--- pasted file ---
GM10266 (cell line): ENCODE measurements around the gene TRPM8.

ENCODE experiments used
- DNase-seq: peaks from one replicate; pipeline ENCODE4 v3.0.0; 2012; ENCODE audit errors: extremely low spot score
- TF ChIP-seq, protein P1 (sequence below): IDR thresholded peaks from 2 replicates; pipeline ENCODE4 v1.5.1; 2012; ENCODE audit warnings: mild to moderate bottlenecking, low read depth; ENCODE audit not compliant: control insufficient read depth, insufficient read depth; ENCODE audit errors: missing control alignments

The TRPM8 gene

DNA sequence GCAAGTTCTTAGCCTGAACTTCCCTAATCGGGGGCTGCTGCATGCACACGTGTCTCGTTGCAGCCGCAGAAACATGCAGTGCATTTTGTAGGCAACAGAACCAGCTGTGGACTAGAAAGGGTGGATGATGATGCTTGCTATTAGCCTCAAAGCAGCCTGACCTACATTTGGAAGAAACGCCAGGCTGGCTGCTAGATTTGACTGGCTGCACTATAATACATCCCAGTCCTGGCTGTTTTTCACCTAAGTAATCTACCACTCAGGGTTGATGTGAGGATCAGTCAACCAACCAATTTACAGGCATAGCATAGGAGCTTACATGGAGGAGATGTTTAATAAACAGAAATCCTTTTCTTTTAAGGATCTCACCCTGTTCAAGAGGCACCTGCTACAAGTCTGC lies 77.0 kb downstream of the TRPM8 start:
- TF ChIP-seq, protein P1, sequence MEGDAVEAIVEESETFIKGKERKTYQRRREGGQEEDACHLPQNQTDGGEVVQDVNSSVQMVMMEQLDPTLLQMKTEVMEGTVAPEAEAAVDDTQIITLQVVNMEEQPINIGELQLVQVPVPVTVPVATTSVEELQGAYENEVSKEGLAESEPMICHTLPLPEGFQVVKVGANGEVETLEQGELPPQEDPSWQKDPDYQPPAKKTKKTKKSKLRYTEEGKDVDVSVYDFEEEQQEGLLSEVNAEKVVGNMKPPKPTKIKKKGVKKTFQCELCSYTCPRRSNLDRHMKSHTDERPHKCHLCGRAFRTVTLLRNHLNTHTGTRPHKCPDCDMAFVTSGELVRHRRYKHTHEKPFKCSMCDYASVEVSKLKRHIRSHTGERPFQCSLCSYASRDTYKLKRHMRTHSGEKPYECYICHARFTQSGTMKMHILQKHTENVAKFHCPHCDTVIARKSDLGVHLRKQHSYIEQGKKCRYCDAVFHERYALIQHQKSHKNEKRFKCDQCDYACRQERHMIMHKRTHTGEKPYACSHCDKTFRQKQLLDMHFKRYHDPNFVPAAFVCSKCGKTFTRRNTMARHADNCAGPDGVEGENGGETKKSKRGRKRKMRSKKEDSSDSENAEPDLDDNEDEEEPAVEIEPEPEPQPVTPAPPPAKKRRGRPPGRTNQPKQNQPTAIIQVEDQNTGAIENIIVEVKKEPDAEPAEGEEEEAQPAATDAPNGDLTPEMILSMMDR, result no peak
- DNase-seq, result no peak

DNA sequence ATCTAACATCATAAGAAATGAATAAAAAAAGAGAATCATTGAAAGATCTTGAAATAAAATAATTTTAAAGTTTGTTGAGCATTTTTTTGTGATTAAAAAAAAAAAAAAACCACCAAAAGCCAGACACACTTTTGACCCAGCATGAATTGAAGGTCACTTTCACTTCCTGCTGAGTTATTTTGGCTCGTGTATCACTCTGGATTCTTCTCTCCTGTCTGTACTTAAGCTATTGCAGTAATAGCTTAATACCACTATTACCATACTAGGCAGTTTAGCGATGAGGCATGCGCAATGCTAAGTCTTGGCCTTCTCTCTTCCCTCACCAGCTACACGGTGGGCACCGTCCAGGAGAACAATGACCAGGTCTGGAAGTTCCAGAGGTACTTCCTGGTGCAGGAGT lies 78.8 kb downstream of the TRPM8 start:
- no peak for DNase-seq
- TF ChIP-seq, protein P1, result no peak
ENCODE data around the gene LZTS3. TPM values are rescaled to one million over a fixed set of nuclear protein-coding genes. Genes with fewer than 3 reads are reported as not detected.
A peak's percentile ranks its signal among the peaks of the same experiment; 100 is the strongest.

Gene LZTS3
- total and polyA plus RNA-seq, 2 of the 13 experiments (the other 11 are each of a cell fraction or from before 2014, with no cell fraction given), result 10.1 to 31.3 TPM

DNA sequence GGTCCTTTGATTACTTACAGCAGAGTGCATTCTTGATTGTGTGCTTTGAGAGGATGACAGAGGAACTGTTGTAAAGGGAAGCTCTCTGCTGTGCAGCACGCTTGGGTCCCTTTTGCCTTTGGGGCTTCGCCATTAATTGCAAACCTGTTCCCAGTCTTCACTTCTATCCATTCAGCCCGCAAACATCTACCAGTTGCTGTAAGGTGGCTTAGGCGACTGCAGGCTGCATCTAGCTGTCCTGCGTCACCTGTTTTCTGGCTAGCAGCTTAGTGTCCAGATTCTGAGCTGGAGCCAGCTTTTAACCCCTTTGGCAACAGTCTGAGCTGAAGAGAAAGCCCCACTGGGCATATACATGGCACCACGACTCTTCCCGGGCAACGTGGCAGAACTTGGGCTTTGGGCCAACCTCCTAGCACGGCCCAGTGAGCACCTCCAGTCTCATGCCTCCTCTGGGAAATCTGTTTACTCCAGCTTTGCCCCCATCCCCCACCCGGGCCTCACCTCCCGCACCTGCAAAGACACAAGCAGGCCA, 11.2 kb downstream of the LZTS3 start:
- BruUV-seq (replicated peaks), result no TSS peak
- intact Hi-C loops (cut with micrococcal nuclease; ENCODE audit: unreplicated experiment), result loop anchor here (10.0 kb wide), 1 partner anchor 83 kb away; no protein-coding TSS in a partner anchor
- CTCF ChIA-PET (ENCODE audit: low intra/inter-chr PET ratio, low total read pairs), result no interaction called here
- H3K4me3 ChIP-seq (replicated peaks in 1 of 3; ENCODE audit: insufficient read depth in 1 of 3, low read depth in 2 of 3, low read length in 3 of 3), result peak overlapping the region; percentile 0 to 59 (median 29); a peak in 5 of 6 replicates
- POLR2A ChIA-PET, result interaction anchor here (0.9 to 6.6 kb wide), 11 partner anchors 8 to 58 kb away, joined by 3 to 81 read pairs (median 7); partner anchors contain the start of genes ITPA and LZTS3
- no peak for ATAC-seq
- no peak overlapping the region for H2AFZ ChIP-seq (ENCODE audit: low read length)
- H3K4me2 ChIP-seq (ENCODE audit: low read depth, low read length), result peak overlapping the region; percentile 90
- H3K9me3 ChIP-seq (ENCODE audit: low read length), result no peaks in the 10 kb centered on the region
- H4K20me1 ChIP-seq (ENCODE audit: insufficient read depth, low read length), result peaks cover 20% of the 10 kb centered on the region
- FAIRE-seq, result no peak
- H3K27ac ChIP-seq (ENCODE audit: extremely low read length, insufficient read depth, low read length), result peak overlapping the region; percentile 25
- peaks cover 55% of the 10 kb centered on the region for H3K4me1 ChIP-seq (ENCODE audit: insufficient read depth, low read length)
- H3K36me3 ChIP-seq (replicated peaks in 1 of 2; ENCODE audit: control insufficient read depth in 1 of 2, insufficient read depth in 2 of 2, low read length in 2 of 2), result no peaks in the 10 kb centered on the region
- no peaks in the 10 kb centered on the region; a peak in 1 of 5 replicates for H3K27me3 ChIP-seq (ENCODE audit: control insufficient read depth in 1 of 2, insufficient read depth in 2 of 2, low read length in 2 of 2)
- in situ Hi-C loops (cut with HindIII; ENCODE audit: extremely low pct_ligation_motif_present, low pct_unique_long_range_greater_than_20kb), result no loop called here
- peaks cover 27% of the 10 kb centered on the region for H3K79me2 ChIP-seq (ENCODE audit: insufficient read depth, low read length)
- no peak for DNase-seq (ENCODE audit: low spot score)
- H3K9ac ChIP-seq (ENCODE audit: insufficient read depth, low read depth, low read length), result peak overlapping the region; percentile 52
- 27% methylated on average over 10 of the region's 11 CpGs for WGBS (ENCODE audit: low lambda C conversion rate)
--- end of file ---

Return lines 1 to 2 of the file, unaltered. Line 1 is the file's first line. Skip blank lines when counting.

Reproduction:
GM10266 (cell line): ENCODE measurements around the gene TRPM8.

ENCODE experiments used